Fifth stage: reforestation with rooted cuttings. Before the end of the rooting period in each nursery, the survival of the cuttings in the nursery (200 in each one) was evaluated by recording the number of living cuttings in the, sixth, seventh, eightth, tenth and twelveth month (Table 1). The survival average was 62.6 %, an acceptable value when there is no history of its propagation by cuttings, but it can improve the process in terms of substrate or handling.

Table 1 Cuttings survival of in the established nurseries. 

Month Live cuttings percentage Average cuttings (%)
Nursery 1 Nursery 2 Nursery 3 Nursery 4 Nursery 5
6 88.0 79.0 89.0 90.0 80.0 85.2
7 78.5 70.0 76.0 86.5 72.0 76.6
8 74.0 61.5 71.5 78.5 64.0 70.1
10 69.0 56.5 68.0 71.0 57.5 65.0
12 66.5 54.5 65.0 69.0 55.0 62.6

To select the cuttings that would be used in reforestation, the quality of the plant was determined based on the descriptive parameters of vigor or appearance (Good: turgency and defined color; Regular: turgency and indefinite color; Bad: little turgency and opaque color), of new growth (Presence: with development of leaves and flowers; Non- presence: without leaves and flowers); root development (Good: high presence of roots; Fair: few roots; Bad: no presence of roots) and pests or diseases (Presence: with areas damaged by pests and/or diseases; Non-presence: without areas damaged by pests and/or diseases). There was high quality only in one nursery as it had the four parameters at the maximum value, while in the remaining four, a medium quality was estimated due to failing in some of the parameters; however, in general terms, good growth was observed, so it was decided that it was possible to transplant the plants to the field (Table 2).

Table 2 Plant quality produced at te nursery. 

Plant quality Parameters Nursery 1 Nursery 2 Nursery 3 Nursery 4 Nursery 5 Average
Vigour Good, Regular, Bad B B R B R B
New growths Present, Non- present P P P P P P
Root development Good, Fair, Bad R R R B R R
Plagues and diseases Present, Non- present Np P Np Np Np Np
Average quality High, Medium, Low M M M H M M

The rooted cuttings from the nurseries were taken to the field during the beginning of the 2020 rainy season (June) to reforest the areas where the species grows naturally, with the same method as the directly planted cuttings; no subsequent cultural activities were carried out (Figure 4).

G = Reforestation with cuttings; H = Survival evaluation.

Figure 4 Garambullo reforestation through cuttings. 

Sixth stage: reforestation assessment. At the end of each reforestation process (direct or by plant rooted in the nursery), the survival of the cuttings was evaluated. The system proposed by the National Forestry Commission (Conafor, 2010) was applied, which recommends counting the number of live plants and the number of total plants planted; the process was carried out in three different sites and in two periods (replications).

Therefore, two random samplings were made in three observation sites for each type of cutting. On the reforestation lines, 100 plants per site were taken; the first sampling was done in the third month after planting and a second review in the same sites in the sixth month. Results indicate that planting rooted cuttings in rustic nurseries offers a higher survival percentage in the field (90.6 %), compared to cuttings planted directly after harvesting (70.3 %) (Table 3).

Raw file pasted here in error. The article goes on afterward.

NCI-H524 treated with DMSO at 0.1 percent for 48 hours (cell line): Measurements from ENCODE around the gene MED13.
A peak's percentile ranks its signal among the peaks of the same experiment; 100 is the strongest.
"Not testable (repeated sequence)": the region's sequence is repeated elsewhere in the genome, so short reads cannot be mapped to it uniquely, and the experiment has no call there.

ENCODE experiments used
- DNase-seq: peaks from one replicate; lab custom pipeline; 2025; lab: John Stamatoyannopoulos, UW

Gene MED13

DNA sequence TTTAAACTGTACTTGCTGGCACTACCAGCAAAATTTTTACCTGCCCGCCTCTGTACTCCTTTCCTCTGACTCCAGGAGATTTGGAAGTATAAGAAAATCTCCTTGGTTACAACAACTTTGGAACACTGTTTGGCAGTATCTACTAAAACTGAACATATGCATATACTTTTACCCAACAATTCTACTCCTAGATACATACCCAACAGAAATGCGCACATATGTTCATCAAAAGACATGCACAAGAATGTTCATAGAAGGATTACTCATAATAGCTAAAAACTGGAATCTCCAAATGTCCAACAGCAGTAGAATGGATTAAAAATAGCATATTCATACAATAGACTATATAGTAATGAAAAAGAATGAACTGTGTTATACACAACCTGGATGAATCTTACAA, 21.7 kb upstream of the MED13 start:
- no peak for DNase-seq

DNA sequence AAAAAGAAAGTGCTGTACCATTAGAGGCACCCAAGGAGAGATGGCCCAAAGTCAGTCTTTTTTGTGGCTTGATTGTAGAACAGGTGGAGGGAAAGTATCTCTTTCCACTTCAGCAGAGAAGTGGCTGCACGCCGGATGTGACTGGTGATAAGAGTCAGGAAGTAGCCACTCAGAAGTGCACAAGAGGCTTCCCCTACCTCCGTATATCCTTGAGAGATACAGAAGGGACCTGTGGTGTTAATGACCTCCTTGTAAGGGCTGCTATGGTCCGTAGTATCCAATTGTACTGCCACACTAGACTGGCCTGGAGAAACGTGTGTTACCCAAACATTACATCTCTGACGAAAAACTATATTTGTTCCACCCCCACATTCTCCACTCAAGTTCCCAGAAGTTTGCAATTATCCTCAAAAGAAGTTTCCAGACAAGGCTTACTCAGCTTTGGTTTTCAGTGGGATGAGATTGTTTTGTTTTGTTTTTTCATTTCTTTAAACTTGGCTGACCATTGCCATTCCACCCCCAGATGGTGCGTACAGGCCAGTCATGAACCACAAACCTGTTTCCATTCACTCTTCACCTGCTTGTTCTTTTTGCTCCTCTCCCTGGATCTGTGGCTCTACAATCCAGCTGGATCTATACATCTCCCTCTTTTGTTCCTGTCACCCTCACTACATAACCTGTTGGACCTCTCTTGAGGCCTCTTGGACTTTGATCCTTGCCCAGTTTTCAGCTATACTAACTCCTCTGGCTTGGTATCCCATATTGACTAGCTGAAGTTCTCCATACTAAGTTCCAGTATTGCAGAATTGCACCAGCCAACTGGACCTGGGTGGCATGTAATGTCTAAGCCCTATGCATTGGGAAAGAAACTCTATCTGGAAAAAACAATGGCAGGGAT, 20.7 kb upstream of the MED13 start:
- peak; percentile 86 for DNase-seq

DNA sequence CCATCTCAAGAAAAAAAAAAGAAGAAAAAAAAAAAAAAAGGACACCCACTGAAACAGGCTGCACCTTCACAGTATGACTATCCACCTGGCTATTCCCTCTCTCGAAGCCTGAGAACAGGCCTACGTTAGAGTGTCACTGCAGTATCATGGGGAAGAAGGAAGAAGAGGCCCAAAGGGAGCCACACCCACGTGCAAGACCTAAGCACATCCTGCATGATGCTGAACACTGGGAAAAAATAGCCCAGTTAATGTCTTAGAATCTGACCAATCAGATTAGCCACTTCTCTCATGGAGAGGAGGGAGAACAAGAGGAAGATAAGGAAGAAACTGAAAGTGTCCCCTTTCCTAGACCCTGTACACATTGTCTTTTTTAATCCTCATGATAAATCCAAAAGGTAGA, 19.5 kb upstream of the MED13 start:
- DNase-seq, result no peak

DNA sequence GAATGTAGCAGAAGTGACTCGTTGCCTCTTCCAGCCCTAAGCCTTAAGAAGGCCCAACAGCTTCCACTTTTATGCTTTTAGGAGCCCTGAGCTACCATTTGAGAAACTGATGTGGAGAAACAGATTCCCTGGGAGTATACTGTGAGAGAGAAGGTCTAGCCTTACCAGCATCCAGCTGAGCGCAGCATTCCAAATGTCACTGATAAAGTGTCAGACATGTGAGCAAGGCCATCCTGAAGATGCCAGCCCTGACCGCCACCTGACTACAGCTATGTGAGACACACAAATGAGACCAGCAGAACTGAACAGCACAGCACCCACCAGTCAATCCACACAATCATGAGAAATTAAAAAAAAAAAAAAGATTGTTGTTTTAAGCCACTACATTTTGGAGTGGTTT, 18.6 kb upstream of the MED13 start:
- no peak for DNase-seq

Table 3 Survival percentage of reforestations. 

Assessment month Cuttings planted after collection (%) Assessment
Cuttings rooted at the nursery (%)
Site 1 Site 2 Site 3 Site 4 Site 5 Site 6
3 88.0 74.0 76.0 1 95.0 90.0 92.0
6 74.0 61.0 76.0 2 92.0 88.0 92.0
Average 81.0 67.5 76.0 Average 93.5 89.0 92.0

The reforestation of garambullo through cuttings is viable in both reforestation systems (Osuna et al., 2016); however, better results were obtained in the field when the cuttings were previously rooted in the nursery than those planted directly in the field. But the particularities of both processes still need to be analyzed, since planting the cuttings directly, although more plants are lost at the destination, there is a greater number in absolute terms when compared to the number of cuttings developed in the nursery, even though they have a more successful survival in the field. In addition, nursery management can be improved with greater substrate safety, applying liquid rooters, or better irrigation (Monreal et al., 2014) to have a greater number of rooted cuttings in the nursery.


INIFAP is thanked for the fiscal project number 13375634106 entitled "Establishment of nurseries, determination of harvest quality and generation of industrial products of the garambullo (Myrtillocactus geometrizans)" and the producers of garambullo from the community of Garabatillo.


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Received: December 08, 2021; Accepted: February 24, 2022

Conflict of interests

The authors declare no conflict of interest.

Contribution by author

Ricardo Rivera Vázquez: research development, interpretation of results; María Guadalupe Herrera Hernández: correction of the manuscript; Salvador Horacio Guzmán Maldonado: correction of the manuscript.